Published on March 6, 2012. Updated on March 13, 2012
Conectas, Justiça Global and Pastoral Carcerária requested today (March 3) that the Brazilian government publish the recommendations addressed to the country by the UN Subcommittee on Prevention of Torture (SPT), which were officially sent to Brazil on February 8.
The SPT visited Brazil in September 2011. The subcommittee had contact with Brazilian authorities and civil society representatives, and it visited detention centers, prisons, internment centers for young offenders and other facilities. The monitoring of torture and mistreatment in the Brazilian prison system was conducted in accordance with the rules established by the Optional Protocol to the UN Convention Against Torture (OPCAT).
According to OPCAT, the recommendations are communicated confidentially to the State, which may decide to make them public. Based on the constitutional right of access to information and the recently passed Freedom of Information Law, the organizations have requested that the recommendations be made public.
On March 12, Paulo Abrão, Brazil’s National Secretary of Justice, informed the press that the government will publish the recommendations contained in the document. (Listen to the statement made by Abrão, to Leandro Melito of the Brasil Atual news network)
In the letter delivered to the Ministry of Foreign Relations, the Ministry of Justice and the Office of Human Rights, the organizations pointed out that the recently passed Freedom of Information Law establishes a new legal framework in which transparency is the rule and secrecy the exception. “By adopting the new freedom of information law, the Brazilian State has chosen to move towards overcoming the culture of government opaqueness and the consolidation of the democratic rule of law. Given this situation, not publishing the recommendations would be a setback,” said Juana Kweitel, Program Director at Conectas.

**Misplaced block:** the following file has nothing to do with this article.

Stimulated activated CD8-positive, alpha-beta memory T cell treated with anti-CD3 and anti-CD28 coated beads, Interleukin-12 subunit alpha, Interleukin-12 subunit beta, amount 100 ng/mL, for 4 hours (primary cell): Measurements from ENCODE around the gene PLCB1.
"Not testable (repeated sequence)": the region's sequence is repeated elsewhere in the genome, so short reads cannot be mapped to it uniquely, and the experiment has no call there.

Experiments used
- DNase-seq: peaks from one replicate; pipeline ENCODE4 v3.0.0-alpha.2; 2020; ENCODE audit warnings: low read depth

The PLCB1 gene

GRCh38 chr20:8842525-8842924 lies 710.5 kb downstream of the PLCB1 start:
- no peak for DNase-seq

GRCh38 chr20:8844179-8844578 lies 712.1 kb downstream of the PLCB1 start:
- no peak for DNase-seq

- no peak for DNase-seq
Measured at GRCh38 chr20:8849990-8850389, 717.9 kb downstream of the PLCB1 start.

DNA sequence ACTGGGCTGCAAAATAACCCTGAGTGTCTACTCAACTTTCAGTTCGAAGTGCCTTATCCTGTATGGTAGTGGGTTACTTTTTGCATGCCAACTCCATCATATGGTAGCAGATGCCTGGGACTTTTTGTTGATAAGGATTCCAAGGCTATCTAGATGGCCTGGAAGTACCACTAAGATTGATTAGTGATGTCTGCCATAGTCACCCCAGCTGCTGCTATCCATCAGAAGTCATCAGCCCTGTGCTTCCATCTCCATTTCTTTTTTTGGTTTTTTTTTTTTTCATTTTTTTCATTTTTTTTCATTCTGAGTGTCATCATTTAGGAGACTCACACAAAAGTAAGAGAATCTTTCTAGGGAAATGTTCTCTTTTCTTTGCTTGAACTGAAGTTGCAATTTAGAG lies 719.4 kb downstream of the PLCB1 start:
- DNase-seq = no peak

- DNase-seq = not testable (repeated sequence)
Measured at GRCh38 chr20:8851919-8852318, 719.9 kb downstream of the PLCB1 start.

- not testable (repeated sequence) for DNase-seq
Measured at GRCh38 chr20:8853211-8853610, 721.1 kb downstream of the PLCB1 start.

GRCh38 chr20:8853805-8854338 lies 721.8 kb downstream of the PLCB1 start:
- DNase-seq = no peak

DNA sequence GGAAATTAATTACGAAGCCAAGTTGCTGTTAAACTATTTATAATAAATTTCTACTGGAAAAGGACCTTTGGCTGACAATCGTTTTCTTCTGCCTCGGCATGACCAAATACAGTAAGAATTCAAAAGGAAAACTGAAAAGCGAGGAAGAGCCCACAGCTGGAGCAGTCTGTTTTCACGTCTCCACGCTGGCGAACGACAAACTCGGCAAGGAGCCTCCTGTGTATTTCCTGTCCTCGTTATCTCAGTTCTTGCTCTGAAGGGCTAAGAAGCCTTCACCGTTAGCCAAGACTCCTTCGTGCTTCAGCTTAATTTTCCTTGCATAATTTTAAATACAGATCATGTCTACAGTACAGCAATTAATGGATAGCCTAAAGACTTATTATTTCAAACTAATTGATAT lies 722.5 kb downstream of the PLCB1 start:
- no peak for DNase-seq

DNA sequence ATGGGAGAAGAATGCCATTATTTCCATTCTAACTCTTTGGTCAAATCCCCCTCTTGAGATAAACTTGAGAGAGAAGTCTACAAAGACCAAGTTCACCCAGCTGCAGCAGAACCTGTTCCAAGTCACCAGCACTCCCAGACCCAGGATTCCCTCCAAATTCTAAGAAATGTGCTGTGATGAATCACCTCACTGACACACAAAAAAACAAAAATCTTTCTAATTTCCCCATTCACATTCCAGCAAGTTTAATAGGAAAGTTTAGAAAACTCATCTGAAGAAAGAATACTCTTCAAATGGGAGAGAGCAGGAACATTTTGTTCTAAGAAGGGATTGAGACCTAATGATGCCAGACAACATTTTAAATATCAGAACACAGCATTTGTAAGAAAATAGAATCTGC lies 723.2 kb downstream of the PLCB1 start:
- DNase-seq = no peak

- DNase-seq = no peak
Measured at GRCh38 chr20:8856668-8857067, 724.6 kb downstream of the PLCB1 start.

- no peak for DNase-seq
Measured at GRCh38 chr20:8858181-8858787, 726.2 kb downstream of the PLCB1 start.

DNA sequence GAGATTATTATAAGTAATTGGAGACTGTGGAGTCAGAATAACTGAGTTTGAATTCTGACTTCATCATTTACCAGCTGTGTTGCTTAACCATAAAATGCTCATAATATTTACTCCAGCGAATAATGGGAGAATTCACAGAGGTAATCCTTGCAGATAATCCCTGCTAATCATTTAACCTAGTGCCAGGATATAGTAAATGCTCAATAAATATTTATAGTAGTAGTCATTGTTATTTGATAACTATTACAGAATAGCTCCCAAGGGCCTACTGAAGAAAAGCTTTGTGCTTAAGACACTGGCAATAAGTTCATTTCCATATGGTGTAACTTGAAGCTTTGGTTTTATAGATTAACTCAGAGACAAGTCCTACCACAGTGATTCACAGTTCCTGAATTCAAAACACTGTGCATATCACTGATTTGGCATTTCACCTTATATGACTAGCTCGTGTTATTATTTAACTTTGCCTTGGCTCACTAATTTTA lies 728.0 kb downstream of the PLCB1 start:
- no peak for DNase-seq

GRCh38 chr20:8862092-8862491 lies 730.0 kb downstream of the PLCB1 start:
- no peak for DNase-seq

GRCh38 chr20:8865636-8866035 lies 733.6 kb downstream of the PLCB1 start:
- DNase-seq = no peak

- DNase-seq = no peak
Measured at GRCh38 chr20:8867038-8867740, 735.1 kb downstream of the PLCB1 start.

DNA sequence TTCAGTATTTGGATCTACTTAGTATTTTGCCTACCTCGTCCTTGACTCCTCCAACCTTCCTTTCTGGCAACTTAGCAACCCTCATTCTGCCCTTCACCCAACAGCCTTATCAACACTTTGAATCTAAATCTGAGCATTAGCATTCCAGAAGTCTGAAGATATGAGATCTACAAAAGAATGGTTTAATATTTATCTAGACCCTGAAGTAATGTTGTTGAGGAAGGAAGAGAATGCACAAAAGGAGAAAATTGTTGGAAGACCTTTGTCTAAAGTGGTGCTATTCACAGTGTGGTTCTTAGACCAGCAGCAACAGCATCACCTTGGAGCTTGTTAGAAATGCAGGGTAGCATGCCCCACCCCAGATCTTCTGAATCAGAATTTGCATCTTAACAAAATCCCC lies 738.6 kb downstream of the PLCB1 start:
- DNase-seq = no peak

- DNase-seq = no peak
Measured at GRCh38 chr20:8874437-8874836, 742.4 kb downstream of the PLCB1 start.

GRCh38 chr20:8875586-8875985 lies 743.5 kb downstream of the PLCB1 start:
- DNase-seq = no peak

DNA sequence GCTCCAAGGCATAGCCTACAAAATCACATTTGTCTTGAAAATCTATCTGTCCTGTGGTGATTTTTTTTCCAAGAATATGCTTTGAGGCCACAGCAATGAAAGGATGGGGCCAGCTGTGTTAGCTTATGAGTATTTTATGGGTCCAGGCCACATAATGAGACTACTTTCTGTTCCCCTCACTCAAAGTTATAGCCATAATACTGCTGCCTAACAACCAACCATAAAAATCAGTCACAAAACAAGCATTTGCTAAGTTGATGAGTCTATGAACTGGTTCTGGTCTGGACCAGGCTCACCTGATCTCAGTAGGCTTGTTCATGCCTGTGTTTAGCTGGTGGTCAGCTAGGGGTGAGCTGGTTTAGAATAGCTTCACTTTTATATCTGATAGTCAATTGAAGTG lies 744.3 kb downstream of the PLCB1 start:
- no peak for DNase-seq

The law explicitly establishes the requirement to publish documents concerning human rights violations: “All information or documents addressing conducts that involve human rights violations perpetrated by public agents or at the behest of public authorities may not be classified as restricted” (article 21, sole paragraph).
“The publication of the UN report is essential for a better understanding of our record in relation to torture and it provides benchmarks for overcoming this evil that still persists institutionally,” said José de Jesus Filho, of the National Board of Pastoral Carcerária. “We hope that the recommendations contained in the report will be implemented swiftly by the Brazilian government at a federal, state and municipal level, and we can only monitor this process if we know what the recommendations are,” added Sandra Carvalho, Executive Director of Justiça Global.